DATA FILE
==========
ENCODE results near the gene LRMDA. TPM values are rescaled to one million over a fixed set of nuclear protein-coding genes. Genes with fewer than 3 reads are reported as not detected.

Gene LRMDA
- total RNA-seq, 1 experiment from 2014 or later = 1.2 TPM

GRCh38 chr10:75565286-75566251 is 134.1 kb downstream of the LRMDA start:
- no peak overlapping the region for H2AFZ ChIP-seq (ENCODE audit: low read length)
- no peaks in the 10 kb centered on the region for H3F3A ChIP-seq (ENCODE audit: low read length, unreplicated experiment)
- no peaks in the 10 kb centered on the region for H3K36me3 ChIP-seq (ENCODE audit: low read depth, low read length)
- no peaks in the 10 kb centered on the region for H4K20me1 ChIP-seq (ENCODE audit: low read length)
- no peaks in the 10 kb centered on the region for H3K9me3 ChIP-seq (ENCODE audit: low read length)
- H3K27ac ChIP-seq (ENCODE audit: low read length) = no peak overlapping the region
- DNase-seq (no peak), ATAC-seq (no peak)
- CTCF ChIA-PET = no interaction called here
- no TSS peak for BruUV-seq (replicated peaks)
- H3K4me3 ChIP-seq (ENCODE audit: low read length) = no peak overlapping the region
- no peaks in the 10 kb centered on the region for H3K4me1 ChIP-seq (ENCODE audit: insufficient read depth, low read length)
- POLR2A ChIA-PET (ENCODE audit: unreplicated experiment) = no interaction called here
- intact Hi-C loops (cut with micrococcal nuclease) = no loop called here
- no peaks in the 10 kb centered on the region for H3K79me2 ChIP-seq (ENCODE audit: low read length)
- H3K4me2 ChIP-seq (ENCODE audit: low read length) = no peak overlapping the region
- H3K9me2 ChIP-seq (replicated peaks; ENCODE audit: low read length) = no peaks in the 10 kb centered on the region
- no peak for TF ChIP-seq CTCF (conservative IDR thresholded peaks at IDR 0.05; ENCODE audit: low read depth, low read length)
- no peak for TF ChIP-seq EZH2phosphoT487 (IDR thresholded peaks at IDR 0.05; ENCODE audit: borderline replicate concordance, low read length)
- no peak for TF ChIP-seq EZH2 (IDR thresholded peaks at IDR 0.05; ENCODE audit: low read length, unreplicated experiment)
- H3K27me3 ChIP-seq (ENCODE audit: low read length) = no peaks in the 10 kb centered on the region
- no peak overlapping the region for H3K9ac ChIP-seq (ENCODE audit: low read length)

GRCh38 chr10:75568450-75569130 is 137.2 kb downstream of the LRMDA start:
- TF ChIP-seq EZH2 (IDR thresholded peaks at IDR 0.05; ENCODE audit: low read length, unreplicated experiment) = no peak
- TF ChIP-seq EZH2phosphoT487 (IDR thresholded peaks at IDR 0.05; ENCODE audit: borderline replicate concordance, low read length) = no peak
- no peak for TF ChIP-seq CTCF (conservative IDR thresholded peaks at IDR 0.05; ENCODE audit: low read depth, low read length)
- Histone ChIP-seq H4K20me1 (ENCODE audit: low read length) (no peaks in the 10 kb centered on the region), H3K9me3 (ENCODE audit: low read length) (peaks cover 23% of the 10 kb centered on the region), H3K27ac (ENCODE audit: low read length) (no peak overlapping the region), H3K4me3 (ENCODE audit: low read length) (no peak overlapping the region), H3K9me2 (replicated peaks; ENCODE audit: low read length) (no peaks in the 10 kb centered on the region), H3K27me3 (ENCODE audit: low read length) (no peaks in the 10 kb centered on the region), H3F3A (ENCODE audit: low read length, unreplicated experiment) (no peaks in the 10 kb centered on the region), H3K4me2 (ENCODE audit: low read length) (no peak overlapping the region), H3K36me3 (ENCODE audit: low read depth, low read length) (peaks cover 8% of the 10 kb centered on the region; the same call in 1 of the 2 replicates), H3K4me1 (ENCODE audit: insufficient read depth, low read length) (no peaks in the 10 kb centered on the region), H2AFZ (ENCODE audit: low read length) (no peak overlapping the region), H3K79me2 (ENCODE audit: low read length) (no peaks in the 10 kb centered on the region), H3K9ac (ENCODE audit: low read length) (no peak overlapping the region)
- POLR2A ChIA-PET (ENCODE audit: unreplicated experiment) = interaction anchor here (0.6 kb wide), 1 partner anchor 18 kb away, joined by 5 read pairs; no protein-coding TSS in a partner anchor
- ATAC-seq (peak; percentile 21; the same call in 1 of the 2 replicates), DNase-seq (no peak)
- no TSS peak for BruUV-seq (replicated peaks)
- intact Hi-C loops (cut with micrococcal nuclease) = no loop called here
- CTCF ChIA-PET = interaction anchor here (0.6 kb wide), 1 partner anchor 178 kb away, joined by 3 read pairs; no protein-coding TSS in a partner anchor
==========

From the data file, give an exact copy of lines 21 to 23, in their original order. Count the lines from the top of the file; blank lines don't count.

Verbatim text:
- no peak for TF ChIP-seq CTCF (conservative IDR thresholded peaks at IDR 0.05; ENCODE audit: low read depth, low read length)
- no peak for TF ChIP-seq EZH2phosphoT487 (IDR thresholded peaks at IDR 0.05; ENCODE audit: borderline replicate concordance, low read length)
- no peak for TF ChIP-seq EZH2 (IDR thresholded peaks at IDR 0.05; ENCODE audit: low read length, unreplicated experiment)